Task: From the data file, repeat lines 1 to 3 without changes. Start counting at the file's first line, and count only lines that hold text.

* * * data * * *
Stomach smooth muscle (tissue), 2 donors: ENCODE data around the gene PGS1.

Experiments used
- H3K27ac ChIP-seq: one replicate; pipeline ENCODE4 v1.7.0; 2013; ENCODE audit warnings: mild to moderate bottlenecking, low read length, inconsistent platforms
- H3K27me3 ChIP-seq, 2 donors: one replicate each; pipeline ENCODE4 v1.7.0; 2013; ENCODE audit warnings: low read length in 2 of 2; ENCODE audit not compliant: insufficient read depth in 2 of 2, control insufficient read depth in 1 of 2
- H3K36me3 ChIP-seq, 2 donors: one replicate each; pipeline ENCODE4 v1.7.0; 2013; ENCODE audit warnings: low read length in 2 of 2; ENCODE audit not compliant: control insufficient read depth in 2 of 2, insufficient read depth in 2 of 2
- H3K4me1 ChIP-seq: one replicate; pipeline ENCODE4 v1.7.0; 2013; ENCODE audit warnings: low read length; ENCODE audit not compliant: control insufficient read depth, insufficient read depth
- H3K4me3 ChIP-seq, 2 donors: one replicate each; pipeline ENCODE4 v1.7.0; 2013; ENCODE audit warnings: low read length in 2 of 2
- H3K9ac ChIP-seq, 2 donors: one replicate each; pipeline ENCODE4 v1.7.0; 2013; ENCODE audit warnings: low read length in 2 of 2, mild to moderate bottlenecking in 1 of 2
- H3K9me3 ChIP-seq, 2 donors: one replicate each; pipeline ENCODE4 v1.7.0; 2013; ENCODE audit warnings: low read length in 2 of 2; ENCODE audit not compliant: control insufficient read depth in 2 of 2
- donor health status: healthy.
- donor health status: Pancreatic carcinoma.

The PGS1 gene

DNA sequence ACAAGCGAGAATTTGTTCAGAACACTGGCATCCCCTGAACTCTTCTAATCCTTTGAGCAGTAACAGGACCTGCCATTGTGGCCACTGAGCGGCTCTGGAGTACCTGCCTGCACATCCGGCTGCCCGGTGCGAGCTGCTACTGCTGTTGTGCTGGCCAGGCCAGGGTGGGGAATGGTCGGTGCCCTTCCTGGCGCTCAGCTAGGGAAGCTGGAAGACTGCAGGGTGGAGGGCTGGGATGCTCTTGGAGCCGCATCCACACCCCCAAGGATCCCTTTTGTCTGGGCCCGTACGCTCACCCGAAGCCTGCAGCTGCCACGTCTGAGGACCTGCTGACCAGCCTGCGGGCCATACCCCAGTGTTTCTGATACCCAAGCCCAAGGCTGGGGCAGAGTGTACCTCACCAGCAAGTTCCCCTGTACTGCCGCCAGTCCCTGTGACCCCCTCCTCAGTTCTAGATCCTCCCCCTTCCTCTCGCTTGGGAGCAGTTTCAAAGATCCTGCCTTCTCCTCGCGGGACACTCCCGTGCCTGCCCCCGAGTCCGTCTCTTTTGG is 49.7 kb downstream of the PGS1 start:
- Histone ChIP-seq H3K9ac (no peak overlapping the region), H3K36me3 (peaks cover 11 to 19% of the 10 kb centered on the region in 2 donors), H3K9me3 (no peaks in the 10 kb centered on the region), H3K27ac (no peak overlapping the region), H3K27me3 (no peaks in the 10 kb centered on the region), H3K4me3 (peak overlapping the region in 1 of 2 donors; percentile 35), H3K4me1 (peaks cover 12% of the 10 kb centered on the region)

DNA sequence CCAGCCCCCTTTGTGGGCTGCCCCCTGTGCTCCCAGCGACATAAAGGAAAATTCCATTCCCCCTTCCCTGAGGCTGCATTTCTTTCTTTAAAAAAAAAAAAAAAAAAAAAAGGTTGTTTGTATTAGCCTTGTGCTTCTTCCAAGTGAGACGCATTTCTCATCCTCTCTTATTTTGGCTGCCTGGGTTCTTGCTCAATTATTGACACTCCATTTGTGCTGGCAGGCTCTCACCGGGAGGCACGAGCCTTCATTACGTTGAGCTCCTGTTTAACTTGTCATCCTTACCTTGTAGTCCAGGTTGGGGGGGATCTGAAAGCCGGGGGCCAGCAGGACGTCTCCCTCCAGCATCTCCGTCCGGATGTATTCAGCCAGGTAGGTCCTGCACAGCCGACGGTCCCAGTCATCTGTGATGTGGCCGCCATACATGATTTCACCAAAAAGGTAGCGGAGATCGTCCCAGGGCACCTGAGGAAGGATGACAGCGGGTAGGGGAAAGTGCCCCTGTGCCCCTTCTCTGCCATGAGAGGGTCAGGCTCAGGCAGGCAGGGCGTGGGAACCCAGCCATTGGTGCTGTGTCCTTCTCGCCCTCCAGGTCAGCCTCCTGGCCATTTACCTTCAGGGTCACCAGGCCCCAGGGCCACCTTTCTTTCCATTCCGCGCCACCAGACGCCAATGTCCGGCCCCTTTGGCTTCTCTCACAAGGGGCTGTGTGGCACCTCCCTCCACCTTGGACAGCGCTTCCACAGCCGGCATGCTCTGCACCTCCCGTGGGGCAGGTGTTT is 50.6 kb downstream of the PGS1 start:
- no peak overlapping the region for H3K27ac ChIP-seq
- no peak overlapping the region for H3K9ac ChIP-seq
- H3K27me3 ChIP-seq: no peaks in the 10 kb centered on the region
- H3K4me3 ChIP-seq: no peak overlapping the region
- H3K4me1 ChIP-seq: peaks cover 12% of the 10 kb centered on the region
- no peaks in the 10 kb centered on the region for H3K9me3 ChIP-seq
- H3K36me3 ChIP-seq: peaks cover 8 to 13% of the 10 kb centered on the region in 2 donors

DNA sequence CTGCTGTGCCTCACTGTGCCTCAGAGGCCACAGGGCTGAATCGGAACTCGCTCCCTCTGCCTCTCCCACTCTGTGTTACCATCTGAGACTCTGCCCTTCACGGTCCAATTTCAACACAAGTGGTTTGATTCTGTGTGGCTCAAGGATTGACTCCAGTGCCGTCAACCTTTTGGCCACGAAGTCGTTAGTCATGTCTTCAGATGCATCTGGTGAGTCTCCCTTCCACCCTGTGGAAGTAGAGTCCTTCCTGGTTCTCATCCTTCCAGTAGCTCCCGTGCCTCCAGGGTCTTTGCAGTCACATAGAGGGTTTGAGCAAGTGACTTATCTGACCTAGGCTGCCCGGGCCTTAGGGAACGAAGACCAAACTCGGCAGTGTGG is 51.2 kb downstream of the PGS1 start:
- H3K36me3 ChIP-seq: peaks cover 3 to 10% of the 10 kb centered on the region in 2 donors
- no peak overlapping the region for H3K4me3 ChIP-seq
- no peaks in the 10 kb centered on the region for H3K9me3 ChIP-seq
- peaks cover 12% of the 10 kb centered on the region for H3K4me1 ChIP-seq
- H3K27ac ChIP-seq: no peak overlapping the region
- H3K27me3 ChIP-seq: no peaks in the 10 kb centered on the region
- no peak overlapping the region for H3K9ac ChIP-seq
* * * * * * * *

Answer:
Stomach smooth muscle (tissue), 2 donors: ENCODE data around the gene PGS1.

Experiments used
- H3K27ac ChIP-seq: one replicate; pipeline ENCODE4 v1.7.0; 2013; ENCODE audit warnings: mild to moderate bottlenecking, low read length, inconsistent platforms